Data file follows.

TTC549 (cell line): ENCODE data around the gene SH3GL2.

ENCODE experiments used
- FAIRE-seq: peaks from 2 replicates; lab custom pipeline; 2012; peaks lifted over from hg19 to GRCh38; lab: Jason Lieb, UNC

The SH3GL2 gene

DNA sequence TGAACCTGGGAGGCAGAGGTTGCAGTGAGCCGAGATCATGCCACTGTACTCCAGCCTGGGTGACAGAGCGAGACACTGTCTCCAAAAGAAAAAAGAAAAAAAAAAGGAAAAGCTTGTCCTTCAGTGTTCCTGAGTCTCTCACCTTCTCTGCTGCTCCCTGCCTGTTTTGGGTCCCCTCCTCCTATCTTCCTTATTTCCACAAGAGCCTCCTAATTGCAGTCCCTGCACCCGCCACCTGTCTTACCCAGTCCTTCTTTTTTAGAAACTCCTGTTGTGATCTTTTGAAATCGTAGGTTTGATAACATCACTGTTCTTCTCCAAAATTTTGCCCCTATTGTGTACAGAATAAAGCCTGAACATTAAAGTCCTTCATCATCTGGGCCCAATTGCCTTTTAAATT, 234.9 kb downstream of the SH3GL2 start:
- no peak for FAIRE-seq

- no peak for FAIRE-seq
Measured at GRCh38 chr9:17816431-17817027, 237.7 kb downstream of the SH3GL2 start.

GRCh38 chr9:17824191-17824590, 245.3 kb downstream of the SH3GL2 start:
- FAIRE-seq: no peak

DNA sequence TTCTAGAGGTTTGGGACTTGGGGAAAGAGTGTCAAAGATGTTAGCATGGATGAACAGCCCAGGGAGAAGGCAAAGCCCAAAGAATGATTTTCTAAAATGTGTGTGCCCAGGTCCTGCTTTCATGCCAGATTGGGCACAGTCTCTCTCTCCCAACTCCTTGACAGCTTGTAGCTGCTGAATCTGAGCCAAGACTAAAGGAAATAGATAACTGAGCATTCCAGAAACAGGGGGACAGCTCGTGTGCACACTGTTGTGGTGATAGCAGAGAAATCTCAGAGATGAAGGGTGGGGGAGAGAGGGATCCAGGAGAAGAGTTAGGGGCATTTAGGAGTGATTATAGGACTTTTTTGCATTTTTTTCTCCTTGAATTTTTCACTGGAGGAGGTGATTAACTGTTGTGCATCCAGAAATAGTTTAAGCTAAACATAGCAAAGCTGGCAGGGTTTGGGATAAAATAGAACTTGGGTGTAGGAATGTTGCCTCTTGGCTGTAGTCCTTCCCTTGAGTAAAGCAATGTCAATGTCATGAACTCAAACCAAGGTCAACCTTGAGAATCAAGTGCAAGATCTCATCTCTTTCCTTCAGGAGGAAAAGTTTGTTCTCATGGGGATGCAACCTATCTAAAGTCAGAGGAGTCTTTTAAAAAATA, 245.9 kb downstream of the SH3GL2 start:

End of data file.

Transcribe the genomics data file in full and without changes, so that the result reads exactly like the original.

TTC549 (cell line): ENCODE data around the gene SH3GL2.

ENCODE experiments used
- FAIRE-seq: peaks from 2 replicates; lab custom pipeline; 2012; peaks lifted over from hg19 to GRCh38; lab: Jason Lieb, UNC

The SH3GL2 gene

DNA sequence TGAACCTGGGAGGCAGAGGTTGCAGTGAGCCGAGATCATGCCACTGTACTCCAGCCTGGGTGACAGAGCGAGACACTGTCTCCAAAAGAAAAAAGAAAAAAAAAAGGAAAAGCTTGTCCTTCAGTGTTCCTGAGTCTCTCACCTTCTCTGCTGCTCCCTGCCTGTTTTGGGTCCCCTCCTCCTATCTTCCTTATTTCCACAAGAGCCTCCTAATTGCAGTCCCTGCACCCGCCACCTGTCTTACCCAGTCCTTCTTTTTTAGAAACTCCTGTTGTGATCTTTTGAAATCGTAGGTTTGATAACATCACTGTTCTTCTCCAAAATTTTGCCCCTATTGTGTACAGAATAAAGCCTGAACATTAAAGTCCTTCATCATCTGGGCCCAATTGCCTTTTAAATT, 234.9 kb downstream of the SH3GL2 start:
- no peak for FAIRE-seq

- no peak for FAIRE-seq
Measured at GRCh38 chr9:17816431-17817027, 237.7 kb downstream of the SH3GL2 start.

GRCh38 chr9:17824191-17824590, 245.3 kb downstream of the SH3GL2 start:
- FAIRE-seq: no peak

DNA sequence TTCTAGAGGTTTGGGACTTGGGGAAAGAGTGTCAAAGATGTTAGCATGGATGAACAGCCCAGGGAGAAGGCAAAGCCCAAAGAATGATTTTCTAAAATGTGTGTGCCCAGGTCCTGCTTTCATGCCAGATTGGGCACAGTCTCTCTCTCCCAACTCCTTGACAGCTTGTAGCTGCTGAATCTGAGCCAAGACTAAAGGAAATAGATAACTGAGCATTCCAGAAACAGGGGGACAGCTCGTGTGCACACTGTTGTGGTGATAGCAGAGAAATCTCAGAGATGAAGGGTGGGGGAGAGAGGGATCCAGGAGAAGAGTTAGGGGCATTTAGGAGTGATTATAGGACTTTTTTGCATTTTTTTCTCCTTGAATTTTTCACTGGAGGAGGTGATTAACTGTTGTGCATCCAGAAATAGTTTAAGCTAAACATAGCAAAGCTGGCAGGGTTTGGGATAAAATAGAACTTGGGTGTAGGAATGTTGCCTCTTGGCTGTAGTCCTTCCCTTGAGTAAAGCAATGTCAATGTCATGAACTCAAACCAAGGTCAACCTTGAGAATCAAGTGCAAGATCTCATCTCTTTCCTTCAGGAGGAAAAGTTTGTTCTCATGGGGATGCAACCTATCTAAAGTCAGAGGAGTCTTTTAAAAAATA, 245.9 kb downstream of the SH3GL2 start: